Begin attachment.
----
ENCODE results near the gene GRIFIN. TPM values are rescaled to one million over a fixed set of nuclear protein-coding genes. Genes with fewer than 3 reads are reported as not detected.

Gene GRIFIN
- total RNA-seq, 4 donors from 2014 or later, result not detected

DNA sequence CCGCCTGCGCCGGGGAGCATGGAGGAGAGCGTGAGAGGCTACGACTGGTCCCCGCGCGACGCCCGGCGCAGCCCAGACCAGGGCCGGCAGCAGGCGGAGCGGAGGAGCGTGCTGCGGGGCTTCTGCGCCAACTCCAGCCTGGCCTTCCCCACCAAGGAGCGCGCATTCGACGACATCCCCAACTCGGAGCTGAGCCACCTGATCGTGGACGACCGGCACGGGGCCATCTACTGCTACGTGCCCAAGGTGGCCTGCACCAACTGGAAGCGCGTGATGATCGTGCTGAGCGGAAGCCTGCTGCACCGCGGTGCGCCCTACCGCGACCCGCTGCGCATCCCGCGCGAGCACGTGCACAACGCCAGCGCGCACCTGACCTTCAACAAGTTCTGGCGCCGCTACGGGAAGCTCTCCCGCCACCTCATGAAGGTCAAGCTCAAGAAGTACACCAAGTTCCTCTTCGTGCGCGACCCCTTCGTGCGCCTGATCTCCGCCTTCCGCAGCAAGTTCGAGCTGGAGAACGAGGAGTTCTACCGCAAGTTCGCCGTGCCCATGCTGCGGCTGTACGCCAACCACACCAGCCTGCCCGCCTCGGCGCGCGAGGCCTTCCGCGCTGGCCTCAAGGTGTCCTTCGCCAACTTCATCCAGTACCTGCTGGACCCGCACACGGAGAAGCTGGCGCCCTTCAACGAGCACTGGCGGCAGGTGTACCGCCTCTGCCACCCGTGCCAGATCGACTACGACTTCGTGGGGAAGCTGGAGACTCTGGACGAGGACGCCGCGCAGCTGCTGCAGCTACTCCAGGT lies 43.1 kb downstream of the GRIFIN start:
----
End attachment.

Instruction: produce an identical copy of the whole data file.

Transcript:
ENCODE results near the gene GRIFIN. TPM values are rescaled to one million over a fixed set of nuclear protein-coding genes. Genes with fewer than 3 reads are reported as not detected.

Gene GRIFIN
- total RNA-seq, 4 donors from 2014 or later, result not detected

DNA sequence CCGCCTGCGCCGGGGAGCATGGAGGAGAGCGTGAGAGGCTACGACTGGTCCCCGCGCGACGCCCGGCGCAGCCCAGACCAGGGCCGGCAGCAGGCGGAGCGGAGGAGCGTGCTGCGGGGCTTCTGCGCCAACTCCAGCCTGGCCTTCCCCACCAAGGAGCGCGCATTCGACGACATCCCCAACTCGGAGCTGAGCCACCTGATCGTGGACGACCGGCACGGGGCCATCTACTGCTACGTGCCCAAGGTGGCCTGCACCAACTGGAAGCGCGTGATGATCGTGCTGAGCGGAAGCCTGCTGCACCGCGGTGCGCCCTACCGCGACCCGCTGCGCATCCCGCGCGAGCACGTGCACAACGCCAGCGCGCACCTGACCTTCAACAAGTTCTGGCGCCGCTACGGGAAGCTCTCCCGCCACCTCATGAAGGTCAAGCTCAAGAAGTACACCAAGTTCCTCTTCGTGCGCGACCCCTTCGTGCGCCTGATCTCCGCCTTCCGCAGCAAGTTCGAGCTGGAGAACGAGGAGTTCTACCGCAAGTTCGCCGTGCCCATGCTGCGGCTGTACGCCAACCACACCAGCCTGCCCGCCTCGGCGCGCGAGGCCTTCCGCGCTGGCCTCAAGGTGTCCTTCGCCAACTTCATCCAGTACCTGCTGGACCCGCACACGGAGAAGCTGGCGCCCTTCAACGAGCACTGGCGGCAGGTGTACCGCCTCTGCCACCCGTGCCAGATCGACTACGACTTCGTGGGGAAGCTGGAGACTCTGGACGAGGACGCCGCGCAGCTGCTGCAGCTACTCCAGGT lies 43.1 kb downstream of the GRIFIN start: